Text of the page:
We are pleased to announce that the program of AMP 2020 will include plenary talks by Karthik Durvasula, Juliet Stanton and Anne-Michelle Tessier.
Karthik Durvasula (Michigan State University)
Talk title: O gradience, whence do you come? [Click here to view the abstract.]
Time: Sunday, September 20, 3:35-4:35 p.m. (Pacific Time)
Karthik Durvasula is an Assistant Professor in the Department of Linguistics and Languages at Michigan State University. Professor Durvasula's research has addressed the nature of feature-based phonological representations and their role in speech perception, with a particular focus on phenomena involving nasality, voicing, sonority, and the relationship between speech perception and phonological knowledge. His research relies on a variety of experimental techniques, including EEG, discrimination and identification tasks, and lexical decision tasks.
Juliet Stanton (New York University)
Talk title: Rhythm is gradient: evidence from -ative and -ization [Click here to view the abstract.]
Time: Saturday, September 19, 3:50-4:50 p.m. (Pacific Time)
Juliet Stanton is an Assistant Professor of Linguistics at New York University. Professor Stanton’s research examines the ways in which phonological typology is shaped by phonetic factors, as well as by the structure of phonological learning. Empirically, her work has looked at complex segments, nasality, and rhythmic phenomena in a diverse array of languages. She makes use of a range of methodologies, including computational modeling, typological surveys, acoustic analysis, and experimental methods.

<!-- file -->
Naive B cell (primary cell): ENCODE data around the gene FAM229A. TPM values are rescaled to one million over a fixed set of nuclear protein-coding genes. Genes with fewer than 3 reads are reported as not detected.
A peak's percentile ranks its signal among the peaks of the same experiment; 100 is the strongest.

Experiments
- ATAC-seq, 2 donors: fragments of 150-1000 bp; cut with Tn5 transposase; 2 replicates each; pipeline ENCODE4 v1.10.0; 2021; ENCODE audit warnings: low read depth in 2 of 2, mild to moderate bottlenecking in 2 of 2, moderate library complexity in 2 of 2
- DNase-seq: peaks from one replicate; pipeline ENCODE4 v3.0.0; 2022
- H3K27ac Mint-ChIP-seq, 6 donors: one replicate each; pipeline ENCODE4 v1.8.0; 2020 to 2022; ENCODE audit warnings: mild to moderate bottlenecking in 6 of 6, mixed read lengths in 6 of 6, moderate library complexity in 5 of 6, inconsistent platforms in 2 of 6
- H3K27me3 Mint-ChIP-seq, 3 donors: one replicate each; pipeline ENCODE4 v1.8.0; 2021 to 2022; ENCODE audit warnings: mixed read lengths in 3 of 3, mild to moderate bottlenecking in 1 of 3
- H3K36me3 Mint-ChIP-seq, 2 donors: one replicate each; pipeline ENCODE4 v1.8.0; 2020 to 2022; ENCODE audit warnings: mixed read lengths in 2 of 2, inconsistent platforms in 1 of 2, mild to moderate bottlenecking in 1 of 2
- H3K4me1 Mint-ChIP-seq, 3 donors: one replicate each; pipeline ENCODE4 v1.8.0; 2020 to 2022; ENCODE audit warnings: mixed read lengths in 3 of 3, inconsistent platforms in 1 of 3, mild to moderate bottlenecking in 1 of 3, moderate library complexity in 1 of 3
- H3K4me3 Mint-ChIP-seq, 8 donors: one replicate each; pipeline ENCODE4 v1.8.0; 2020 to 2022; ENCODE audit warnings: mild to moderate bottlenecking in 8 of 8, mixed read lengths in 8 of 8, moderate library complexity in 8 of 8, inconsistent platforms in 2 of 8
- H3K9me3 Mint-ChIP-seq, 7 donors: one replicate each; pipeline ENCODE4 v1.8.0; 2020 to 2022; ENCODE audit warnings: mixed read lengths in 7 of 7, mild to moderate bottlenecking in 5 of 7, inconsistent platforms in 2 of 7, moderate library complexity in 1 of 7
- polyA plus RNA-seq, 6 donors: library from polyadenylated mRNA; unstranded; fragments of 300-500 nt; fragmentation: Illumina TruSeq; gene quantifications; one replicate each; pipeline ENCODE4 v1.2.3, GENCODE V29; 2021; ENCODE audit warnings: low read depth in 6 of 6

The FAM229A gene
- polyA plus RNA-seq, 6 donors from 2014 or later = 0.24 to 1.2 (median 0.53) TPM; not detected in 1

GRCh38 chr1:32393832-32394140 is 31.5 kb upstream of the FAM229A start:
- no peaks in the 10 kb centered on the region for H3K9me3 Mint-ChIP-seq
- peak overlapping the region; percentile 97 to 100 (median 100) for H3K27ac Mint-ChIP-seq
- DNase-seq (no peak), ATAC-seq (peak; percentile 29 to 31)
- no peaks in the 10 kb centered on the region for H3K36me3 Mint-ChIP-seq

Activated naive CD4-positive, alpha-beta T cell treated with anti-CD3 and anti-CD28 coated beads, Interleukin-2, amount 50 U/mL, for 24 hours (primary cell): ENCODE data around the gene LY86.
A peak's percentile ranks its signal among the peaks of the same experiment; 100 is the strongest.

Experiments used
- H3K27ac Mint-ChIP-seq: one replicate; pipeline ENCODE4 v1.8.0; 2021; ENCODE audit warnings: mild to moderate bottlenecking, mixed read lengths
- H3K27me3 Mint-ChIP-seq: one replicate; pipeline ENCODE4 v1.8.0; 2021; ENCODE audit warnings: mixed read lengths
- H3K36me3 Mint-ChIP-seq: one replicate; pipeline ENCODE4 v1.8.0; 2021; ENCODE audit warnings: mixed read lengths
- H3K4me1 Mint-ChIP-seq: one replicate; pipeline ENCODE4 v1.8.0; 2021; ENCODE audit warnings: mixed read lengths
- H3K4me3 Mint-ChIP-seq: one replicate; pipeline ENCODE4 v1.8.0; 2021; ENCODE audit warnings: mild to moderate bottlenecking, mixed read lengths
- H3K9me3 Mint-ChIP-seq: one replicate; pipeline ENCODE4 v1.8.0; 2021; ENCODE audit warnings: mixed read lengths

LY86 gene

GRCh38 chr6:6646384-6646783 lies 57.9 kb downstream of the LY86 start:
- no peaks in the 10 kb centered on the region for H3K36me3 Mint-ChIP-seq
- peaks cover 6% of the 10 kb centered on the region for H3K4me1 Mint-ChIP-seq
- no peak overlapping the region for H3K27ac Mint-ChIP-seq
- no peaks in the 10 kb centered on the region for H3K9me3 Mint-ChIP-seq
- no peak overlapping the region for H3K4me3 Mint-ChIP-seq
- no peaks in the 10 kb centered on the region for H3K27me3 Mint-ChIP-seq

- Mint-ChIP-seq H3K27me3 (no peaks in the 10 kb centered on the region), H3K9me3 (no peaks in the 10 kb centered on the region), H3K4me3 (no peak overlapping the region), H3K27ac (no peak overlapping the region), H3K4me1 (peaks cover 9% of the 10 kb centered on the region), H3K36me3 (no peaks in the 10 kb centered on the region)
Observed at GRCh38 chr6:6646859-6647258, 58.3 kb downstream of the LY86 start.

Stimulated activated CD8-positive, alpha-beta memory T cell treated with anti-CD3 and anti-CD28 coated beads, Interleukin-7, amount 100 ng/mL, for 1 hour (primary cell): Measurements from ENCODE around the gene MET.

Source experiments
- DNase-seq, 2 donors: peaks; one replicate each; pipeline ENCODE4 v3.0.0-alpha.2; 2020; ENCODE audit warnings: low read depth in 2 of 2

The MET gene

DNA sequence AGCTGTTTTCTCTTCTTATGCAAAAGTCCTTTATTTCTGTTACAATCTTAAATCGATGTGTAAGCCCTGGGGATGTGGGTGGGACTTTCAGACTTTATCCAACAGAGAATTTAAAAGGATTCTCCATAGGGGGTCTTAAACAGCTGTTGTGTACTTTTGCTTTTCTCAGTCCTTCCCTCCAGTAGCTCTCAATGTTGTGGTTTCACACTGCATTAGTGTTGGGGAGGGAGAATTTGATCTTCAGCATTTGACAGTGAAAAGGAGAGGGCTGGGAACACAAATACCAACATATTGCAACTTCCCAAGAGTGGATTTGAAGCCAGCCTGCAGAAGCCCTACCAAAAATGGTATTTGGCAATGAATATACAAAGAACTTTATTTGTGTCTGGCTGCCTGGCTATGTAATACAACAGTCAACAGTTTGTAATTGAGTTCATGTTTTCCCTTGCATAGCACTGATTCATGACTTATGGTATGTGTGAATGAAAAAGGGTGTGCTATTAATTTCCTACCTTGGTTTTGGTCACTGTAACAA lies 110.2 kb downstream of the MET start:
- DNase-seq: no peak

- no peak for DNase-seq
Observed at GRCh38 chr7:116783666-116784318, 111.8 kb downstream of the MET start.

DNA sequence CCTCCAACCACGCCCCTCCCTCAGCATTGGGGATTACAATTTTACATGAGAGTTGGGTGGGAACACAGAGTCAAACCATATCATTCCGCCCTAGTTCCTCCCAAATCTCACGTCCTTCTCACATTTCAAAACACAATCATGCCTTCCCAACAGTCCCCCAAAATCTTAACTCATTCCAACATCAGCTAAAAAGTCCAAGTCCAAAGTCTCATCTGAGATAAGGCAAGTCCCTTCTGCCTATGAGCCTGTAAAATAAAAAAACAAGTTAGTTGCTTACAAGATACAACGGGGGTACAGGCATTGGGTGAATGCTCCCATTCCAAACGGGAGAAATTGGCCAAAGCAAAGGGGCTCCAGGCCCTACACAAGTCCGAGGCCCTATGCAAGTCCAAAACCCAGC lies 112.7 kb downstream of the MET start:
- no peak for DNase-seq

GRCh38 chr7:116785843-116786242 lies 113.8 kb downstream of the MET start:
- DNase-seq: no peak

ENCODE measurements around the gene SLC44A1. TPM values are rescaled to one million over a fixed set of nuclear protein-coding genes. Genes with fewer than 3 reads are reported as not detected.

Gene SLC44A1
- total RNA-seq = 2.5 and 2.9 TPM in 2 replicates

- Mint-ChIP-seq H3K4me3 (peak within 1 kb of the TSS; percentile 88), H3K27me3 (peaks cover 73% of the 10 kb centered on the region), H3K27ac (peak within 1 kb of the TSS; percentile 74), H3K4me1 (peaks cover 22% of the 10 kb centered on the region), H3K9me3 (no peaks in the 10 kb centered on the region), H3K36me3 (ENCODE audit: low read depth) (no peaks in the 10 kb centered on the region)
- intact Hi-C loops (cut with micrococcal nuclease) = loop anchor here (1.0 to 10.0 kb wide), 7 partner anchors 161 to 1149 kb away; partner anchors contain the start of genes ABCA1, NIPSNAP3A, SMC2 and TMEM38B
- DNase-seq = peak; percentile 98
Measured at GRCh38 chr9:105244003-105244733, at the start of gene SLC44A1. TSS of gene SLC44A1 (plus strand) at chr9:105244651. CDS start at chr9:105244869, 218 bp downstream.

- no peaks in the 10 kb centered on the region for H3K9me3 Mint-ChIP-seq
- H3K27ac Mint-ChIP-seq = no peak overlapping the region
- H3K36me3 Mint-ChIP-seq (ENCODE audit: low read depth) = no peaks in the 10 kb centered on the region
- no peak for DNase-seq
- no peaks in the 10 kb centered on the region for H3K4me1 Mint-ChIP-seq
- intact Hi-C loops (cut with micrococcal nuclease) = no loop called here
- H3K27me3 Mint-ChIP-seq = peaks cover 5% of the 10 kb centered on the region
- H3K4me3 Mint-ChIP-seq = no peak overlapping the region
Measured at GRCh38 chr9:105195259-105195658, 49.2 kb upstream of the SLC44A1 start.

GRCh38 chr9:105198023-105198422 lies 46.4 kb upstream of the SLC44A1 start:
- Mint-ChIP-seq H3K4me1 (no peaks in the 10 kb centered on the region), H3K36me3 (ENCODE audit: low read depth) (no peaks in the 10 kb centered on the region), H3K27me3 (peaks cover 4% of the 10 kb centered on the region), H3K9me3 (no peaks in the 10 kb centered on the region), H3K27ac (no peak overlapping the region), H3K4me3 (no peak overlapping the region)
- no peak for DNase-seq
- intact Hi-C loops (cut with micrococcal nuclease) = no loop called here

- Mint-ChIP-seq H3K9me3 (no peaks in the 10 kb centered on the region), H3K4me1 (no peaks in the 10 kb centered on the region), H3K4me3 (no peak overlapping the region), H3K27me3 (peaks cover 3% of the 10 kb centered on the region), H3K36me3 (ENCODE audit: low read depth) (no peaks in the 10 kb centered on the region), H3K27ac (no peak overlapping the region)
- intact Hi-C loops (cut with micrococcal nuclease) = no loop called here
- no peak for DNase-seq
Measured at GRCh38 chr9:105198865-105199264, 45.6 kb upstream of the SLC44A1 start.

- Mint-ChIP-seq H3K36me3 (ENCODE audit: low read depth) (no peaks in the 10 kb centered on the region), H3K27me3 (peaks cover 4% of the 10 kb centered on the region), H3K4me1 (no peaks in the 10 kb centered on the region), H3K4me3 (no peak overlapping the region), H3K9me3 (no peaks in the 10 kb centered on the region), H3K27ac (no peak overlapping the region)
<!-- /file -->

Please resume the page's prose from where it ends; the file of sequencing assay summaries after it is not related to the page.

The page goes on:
Anne-Michelle Tessier (University of British Columbia)
Talk title: Learning French liaison with Gradient Symbolic Representations: Child errors, adult wug-tests, predictions and consequences (in collaboration with Karen Jesney, Carleton University) [Click here to view the abstract.]
Time: Friday, September 18, 4:45-5:45 p.m. (Pacific Time)
Anne-Michelle Tessier is an Associate Professor of Linguistics at the University of British Columbia. Professor Tessier’s research is centered on phonological acquisition, with interests in constraint-based grammars, learning algorithms, lexical avoidance, U-shaped development, L2 production and perception in childhood, and prosodic processing with cochlear implants. She is an Associate Editor at Language and author of an advanced undergraduate textbook entitled Phonological Acquisition: Child Language and Constraint-Based Grammar.